Two Methods For Designing an Efficient Kitchen Layout

Posted in Design Advice

Bright modern chicken with white waterfall countertop and black accents

When it comes to designing your kitchen, layout is one of the most important decisions you will make.

As one of the most highly trafficked areas in your house, the flow of the kitchen and how you work and walk in it is crucial to plan out properly. As you dream about the appearance of your new kitchen, also consider the layout and the functionality of it.  
You want to create a space that is functional for your lifestyle. A space that contributes to the flow of your work, rather than restricts it. While there are many kitchen layouts to choose from, there are principles that can be applied to any kitchen layout to make sure it is designed in an efficient way. Let's learn about the 2 most common methods used in kitchen design for ensuring a functional layout! 

How to Layout a Kitchen

Two methods designers often use when planning a kitchen layout are the working triangle method and the work zone method. 

Modern kitchen with walnut uppers, white lower cabinets, and plush cream stools at the island

The Working Triangle

The working triangle is a design method created in the early twentieth century, when kitchens were occupied mainly by one person. The goal of this design is to increase efficiency and maximize space utilization without making the kitchen feel cramped. 

What is the Working Triangle?

This method is based on the idea that the 3 main work areas of a kitchen – refrigerator, sink, oven/stove – should form a triangle if an imaginary line were drawn from the centre of each area to the next. 
For this method to be most effective, each side of the triangle should be between 4 ft and 9 ft long. The total perimeter of the triangle should be no less than 13 ft and no more than 26 ft. This will create a smooth rotational movement between tasks in the kitchen without requiring you to walk too far between each workstation. 
It is important to note that there should be limited obstructions to the flow of your triangle. If partial-height obstacles, such as cabinets, islands or tables are necessary, they should impede no more than 12 inches on your triangle. 

What are the benefits of the working triangle? 

The working triangle system utilizes space appropriately, conveniently placing your three most important workspaces just a few steps away from each other. This will help with the flow of your kitchen tasks. This layout also typically ensures there is enough counter space located around the sink and major appliances in your kitchen.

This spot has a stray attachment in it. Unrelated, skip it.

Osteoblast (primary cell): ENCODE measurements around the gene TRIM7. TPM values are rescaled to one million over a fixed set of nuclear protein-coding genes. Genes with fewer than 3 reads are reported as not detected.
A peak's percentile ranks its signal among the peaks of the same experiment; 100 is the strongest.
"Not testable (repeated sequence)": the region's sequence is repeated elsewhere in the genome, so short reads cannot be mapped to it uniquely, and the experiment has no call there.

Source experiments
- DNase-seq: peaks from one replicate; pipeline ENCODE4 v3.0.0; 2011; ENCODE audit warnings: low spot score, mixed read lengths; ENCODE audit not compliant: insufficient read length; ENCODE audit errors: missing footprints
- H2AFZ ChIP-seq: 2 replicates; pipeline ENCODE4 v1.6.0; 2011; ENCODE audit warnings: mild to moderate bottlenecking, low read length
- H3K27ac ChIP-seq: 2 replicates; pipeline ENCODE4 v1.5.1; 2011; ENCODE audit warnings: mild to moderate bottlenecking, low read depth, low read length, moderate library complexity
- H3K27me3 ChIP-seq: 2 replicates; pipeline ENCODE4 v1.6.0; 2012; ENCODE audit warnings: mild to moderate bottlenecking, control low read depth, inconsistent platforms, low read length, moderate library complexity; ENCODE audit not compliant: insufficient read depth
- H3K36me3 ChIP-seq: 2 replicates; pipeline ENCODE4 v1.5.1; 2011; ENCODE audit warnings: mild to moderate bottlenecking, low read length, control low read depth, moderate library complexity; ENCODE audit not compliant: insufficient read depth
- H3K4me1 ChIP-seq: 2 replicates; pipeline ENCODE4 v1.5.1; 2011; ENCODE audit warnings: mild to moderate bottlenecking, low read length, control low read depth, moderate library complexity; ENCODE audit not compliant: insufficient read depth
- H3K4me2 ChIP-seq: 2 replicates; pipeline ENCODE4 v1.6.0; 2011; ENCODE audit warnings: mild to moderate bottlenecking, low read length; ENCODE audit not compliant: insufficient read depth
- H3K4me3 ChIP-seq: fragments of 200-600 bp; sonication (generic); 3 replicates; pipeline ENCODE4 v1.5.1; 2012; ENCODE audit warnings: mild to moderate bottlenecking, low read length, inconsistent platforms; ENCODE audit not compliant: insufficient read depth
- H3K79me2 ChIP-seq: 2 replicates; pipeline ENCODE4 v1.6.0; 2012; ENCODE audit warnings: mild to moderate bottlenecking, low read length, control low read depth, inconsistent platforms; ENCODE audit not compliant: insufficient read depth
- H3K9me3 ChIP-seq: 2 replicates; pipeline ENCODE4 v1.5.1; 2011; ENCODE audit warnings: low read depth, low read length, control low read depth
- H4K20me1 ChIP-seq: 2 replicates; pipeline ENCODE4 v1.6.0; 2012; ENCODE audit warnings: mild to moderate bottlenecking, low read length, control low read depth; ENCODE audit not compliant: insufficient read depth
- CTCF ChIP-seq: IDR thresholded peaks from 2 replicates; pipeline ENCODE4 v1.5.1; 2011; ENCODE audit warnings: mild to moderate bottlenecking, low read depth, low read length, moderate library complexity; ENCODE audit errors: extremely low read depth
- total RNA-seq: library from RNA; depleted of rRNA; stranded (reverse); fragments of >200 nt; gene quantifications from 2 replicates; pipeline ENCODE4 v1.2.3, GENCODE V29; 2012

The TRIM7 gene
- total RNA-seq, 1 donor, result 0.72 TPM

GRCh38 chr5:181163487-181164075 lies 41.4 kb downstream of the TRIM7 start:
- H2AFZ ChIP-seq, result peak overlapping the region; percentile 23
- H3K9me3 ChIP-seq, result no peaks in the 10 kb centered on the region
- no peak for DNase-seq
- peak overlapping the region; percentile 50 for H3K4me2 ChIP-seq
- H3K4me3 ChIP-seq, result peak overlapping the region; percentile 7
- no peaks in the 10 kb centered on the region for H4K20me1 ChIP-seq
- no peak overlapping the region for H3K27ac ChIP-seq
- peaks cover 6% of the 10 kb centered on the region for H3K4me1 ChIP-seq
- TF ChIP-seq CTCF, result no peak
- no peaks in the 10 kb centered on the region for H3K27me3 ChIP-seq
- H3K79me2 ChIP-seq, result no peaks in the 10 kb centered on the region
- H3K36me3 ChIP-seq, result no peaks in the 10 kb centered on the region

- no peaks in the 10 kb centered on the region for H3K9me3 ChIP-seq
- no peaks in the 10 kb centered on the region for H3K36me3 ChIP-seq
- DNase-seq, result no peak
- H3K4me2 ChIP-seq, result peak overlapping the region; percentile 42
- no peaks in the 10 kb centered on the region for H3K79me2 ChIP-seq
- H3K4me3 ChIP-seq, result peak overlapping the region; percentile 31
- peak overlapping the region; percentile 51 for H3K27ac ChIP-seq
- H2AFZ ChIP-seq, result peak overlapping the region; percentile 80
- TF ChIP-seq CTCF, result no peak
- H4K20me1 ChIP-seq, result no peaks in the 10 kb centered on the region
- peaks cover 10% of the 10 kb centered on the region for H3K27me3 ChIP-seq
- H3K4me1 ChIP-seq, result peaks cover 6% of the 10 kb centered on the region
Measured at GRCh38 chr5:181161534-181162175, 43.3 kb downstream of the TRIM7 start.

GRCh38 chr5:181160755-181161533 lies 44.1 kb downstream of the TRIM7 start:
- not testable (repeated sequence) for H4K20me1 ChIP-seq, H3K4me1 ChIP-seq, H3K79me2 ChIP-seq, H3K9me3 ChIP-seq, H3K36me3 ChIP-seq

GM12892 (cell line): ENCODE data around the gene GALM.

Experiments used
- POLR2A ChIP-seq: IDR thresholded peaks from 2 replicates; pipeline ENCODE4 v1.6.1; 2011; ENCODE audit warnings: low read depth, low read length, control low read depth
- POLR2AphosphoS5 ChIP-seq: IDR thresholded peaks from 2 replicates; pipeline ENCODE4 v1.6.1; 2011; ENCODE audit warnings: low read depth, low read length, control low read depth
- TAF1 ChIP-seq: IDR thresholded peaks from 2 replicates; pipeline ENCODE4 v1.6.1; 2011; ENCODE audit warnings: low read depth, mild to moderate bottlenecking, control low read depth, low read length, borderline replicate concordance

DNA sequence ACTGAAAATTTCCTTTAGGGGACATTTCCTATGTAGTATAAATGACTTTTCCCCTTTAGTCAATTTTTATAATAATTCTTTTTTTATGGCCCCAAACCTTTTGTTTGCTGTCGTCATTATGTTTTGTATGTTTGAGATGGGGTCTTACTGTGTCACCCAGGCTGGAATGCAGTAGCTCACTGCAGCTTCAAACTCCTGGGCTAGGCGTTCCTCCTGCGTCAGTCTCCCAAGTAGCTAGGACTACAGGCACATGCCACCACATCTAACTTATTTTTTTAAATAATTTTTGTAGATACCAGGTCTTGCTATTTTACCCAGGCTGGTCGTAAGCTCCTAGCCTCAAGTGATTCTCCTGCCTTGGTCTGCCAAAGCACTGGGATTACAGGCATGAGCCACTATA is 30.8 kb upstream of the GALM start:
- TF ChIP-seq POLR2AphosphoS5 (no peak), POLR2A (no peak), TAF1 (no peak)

How do I create an efficient working triangle in my kitchen?

One of the biggest considerations when laying out your kitchen working triangle are keeping the points of your triangle within a good walking space. You don’t want your stove to be so far from your fridge that you have to walk across the whole kitchen to get something. The other consideration is that you don’t want your triangle to be impeded by an obstacle. Whether that is an island, a tall cabinet, or a major walkway, all these can inhibit the flow of your triangle, taking away it’s efficiency. The sign of a well-laid out working triangle is the ease and seamlessness with which a person can use it.  

What are the drawbacks of the working triangle?

Perhaps one of the greatest drawbacks of this kitchen layout is that it was designed to be used by one cook in the kitchen – and that simply is not always the reality today. As our kitchens have become more of a gathering place than a utility room, there are often multiple people using the space at one time.

Creating a triangle in your kitchen design just for the sake of doing so is not always what is best. You may need to have more than one working triangle. Or perhaps, you may not need a triangle at all. Everyone’s kitchen habits and lifestyle preferences will be different. What is most important is that you design a space that works and flows with your life. Your kitchen should be functional for you!

Transitional kitchen with light gray, black, and maple shaker style cabinetry